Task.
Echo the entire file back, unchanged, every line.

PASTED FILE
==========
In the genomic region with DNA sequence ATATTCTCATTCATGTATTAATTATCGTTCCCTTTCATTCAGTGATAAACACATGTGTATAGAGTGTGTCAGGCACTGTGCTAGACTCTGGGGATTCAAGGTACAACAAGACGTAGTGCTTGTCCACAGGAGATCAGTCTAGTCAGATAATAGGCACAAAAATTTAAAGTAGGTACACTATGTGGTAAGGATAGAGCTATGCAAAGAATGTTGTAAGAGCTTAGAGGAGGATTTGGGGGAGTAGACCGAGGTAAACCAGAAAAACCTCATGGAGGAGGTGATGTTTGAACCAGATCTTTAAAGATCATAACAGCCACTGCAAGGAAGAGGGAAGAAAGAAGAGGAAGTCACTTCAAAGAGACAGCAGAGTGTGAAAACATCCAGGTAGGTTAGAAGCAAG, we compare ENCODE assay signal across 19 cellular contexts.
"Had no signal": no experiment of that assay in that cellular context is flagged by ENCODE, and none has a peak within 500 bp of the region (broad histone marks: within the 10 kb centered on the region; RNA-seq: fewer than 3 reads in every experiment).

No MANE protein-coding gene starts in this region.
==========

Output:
In the genomic region with DNA sequence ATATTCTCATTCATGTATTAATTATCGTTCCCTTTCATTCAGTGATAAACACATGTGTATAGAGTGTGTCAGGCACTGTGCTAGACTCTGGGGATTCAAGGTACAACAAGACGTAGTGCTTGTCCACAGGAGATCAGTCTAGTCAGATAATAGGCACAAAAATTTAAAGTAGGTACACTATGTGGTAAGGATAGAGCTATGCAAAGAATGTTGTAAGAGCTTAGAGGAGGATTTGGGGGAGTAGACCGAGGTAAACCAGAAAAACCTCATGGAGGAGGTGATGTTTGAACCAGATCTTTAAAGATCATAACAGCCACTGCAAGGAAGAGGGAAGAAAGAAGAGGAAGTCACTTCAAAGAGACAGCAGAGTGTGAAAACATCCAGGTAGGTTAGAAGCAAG, we compare ENCODE assay signal across 19 cellular contexts.
"Had no signal": no experiment of that assay in that cellular context is flagged by ENCODE, and none has a peak within 500 bp of the region (broad histone marks: within the 10 kb centered on the region; RNA-seq: fewer than 3 reads in every experiment).

No MANE protein-coding gene starts in this region.